The veteran third baseman had no problem getting in a teammate’s face if he felt they were dogging it on the field. He also wasn’t afraid to mix it up with an opponent as he did with Boston’s Bill Lee and the Royals’ George Brett. Nettles spoke his mind to another George, the team owner, as well.

A dispute over playing time and his alleged negativity in the clubhouse pushed the Yankees to trade Nettles to the Padres as the 1984 season was about to start. “Puff” helped the Padres win their first pennant that season.

Captains #12 and 13

For the first time in history, the Yankees decided to name co-captains in 1986. Veterans Ron Guidry and Willie Randolph, who became full-time teammates in 1977, shared the honor.

Guidry had one of the finest seasons in baseball history when he finished 25-3 with a 1.74 ERA in 1978. His season included a team-record 18 strikeouts against the California Angels, and starting the one-game playoff with the Red Sox that determined the AL East winner. He also struck out 248 batters and led the league with nine complete-game shutouts.

Speed, good hands, quick feet, and consistency made up Randolph’s game. The Yankees acquired the 20-year old in a 1975 trade with the Pirates. Randolph became the team’s regular second baseman for the next 13 seasons. He was an All-Star in his first year in the Bronx and an integral part of the team’s success. An underrated defender, Randolph played in the shadow of fellow American Leaguer Frank White of the Royals.

To this day, Randolph is considered one of the classiest and nicest guys around. The six-time All-Star has always been a fan favorite.

Captain #14

The story goes that George Steinbrenner drafted Don Mattingly after he saw his picture and a blurb in Sports Illustrated’s “Faces in the Crowd”, a section devoted to amateur athletes.

Mattingly, 18, an outfielder-pitcher, batted .500 and .552 over the past two seasons to lead Reitz Memorial High to a 59-1 record. He had 140 RBIs in four years for the Tigers, equaling the highest total ever in scholastic baseball.

No matter the reason, the Yankees will always be grateful that the 19th round pick had an excellent career. Mattingly became a New York institution whose popularity rivals that of Jeter’s. Though he appeared in the postseason only once, Mattingly was a winner through and through. It was a no-brainer when he was named team captain in 1991.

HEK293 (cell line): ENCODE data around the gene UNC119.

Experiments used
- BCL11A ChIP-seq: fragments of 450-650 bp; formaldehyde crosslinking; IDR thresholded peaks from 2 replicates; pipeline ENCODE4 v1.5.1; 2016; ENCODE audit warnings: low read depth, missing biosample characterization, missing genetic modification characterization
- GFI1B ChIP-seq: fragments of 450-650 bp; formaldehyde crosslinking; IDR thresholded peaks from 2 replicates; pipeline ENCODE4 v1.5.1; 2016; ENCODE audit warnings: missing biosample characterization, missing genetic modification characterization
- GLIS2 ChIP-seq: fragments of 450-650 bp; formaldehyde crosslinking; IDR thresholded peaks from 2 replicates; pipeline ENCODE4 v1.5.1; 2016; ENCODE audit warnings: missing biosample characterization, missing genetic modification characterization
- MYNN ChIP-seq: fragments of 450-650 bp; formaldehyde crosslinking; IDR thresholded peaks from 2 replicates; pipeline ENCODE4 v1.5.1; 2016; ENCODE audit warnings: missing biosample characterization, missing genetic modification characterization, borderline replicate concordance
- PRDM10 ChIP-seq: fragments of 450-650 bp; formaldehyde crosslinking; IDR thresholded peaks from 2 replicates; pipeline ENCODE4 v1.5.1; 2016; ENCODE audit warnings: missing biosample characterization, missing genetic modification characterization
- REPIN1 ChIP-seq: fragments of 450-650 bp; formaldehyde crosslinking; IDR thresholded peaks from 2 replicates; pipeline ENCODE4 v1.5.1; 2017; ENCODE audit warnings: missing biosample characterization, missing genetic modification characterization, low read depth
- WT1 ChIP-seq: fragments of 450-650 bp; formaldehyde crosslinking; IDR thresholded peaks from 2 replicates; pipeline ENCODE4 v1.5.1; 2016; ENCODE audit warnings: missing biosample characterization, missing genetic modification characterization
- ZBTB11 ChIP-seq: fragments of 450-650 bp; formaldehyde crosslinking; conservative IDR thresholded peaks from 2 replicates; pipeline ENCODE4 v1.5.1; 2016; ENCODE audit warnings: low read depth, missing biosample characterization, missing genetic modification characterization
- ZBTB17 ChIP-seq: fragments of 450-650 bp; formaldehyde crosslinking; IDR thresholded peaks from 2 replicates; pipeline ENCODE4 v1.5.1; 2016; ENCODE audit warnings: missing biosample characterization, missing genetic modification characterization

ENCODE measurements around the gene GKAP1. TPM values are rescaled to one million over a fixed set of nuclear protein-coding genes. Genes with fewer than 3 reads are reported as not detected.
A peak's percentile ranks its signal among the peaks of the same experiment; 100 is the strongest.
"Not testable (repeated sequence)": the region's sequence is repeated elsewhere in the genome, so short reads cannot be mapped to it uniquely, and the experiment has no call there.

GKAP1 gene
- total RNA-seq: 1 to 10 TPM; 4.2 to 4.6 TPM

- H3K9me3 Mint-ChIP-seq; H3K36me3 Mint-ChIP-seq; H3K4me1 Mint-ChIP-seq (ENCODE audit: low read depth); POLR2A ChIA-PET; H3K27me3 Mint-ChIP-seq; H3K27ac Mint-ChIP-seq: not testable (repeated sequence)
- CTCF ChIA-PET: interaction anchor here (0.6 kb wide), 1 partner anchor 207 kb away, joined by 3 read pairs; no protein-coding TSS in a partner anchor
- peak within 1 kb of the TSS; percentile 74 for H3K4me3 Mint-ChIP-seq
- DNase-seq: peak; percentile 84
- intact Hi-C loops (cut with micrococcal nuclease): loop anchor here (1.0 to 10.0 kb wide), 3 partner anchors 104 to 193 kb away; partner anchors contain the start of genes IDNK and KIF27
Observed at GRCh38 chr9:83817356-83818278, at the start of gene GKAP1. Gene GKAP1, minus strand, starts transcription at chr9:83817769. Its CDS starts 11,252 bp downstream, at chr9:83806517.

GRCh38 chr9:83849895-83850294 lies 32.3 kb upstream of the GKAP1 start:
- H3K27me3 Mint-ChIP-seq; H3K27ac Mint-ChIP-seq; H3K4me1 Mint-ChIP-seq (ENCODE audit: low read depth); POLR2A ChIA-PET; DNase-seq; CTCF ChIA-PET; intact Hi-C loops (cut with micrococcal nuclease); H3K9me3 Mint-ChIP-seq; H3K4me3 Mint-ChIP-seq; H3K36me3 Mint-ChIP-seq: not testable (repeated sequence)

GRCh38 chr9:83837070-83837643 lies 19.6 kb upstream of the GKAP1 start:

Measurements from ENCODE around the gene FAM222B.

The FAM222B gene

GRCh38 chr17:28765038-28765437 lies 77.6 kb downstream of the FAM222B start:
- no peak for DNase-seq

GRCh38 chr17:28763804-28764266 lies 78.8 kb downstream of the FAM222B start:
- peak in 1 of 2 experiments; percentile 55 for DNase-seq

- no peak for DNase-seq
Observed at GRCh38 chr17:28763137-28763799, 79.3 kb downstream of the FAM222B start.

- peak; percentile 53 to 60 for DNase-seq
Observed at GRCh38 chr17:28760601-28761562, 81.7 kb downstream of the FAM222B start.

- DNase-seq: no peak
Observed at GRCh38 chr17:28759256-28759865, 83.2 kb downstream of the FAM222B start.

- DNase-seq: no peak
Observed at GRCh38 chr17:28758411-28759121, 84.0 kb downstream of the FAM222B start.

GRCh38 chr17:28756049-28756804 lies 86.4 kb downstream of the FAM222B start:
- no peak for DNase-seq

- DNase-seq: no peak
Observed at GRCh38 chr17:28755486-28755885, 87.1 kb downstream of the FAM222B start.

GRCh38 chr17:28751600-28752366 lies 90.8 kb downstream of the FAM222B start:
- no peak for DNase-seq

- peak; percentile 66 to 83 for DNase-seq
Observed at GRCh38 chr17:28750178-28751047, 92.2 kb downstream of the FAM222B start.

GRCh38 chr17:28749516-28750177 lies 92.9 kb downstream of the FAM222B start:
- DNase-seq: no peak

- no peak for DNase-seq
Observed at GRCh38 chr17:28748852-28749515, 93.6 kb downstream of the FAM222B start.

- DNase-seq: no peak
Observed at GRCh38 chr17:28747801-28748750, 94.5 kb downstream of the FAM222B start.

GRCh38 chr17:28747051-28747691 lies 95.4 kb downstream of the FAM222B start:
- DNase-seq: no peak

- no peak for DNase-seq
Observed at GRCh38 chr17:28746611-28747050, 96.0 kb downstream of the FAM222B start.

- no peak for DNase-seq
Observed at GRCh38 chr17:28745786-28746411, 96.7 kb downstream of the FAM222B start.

“Donnie Baseball” inspired teammates and opponents with his work ethic and approach to the game. It’s no surprise that he became a Major League coach and manager. A back injury late in his career took away his power and a possible entry to the HoF.

Captain #15

George Steinbrenner and Joe Torre were in the midst of some hard feelings in 2003 when Derek Jeter became the Yankees last captain to date. Steinbrenner made the move without consulting his manager. Torre certainly would have approved of the idea, but didn’t appreciate being cut out of the conversation.

Jeter was never the most publicly boisterous player, but he was a clubhouse leader behind the scenes. And you would be hard-pressed to find a player that set a better example on the field.   Dubbed “El Capitan” by Yankees radio broadcaster John Sterling, Jeter never let up whether the game was on the line or not. It’s one of the things that made him a great ambassador for the sport.

Jeter accomplished so many things on the field that his leadership skills never factored into conversations. But, when it came to the game of baseball, winning was the only thing that mattered to him. It didn’t matter if he went 5-5 at the plate or took an oh-fer as long as the Yankees won. His five World Series rings and seven AL pennants are the career accomplishments of which Jeter is most proud.

Captain #16 ?

Who will be the next player to have the honor of being the Yankees captain? Good question. It may be a player that has not yet donned a Major League uniform. It could be two captains again. Whoever it is, they will have a grand tradition to follow.